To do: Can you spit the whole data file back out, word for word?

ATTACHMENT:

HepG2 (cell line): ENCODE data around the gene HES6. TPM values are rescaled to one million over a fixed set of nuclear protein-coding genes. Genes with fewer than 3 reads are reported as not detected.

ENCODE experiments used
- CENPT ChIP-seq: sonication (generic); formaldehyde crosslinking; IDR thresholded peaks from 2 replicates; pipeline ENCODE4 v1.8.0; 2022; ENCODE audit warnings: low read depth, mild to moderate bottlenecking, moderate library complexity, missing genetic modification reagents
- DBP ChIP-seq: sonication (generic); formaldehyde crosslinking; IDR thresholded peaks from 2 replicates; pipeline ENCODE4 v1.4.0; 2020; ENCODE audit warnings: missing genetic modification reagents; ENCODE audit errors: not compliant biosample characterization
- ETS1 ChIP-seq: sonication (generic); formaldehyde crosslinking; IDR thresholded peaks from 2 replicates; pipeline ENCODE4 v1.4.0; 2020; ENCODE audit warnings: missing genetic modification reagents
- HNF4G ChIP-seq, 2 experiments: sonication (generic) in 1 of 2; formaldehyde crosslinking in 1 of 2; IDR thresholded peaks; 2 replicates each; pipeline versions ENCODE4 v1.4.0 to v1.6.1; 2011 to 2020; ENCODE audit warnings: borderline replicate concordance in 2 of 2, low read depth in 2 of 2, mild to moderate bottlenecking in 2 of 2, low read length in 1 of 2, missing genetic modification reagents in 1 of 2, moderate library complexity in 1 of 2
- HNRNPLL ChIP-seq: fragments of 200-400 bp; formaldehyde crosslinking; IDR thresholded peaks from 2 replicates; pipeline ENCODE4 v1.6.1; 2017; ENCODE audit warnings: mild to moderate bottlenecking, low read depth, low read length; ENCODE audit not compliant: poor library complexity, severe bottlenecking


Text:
HepG2 (cell line): ENCODE data around the gene HES6. TPM values are rescaled to one million over a fixed set of nuclear protein-coding genes. Genes with fewer than 3 reads are reported as not detected.

ENCODE experiments used
- CENPT ChIP-seq: sonication (generic); formaldehyde crosslinking; IDR thresholded peaks from 2 replicates; pipeline ENCODE4 v1.8.0; 2022; ENCODE audit warnings: low read depth, mild to moderate bottlenecking, moderate library complexity, missing genetic modification reagents
- DBP ChIP-seq: sonication (generic); formaldehyde crosslinking; IDR thresholded peaks from 2 replicates; pipeline ENCODE4 v1.4.0; 2020; ENCODE audit warnings: missing genetic modification reagents; ENCODE audit errors: not compliant biosample characterization
- ETS1 ChIP-seq: sonication (generic); formaldehyde crosslinking; IDR thresholded peaks from 2 replicates; pipeline ENCODE4 v1.4.0; 2020; ENCODE audit warnings: missing genetic modification reagents
- HNF4G ChIP-seq, 2 experiments: sonication (generic) in 1 of 2; formaldehyde crosslinking in 1 of 2; IDR thresholded peaks; 2 replicates each; pipeline versions ENCODE4 v1.4.0 to v1.6.1; 2011 to 2020; ENCODE audit warnings: borderline replicate concordance in 2 of 2, low read depth in 2 of 2, mild to moderate bottlenecking in 2 of 2, low read length in 1 of 2, missing genetic modification reagents in 1 of 2, moderate library complexity in 1 of 2
- HNRNPLL ChIP-seq: fragments of 200-400 bp; formaldehyde crosslinking; IDR thresholded peaks from 2 replicates; pipeline ENCODE4 v1.6.1; 2017; ENCODE audit warnings: mild to moderate bottlenecking, low read depth, low read length; ENCODE audit not compliant: poor library complexity, severe bottlenecking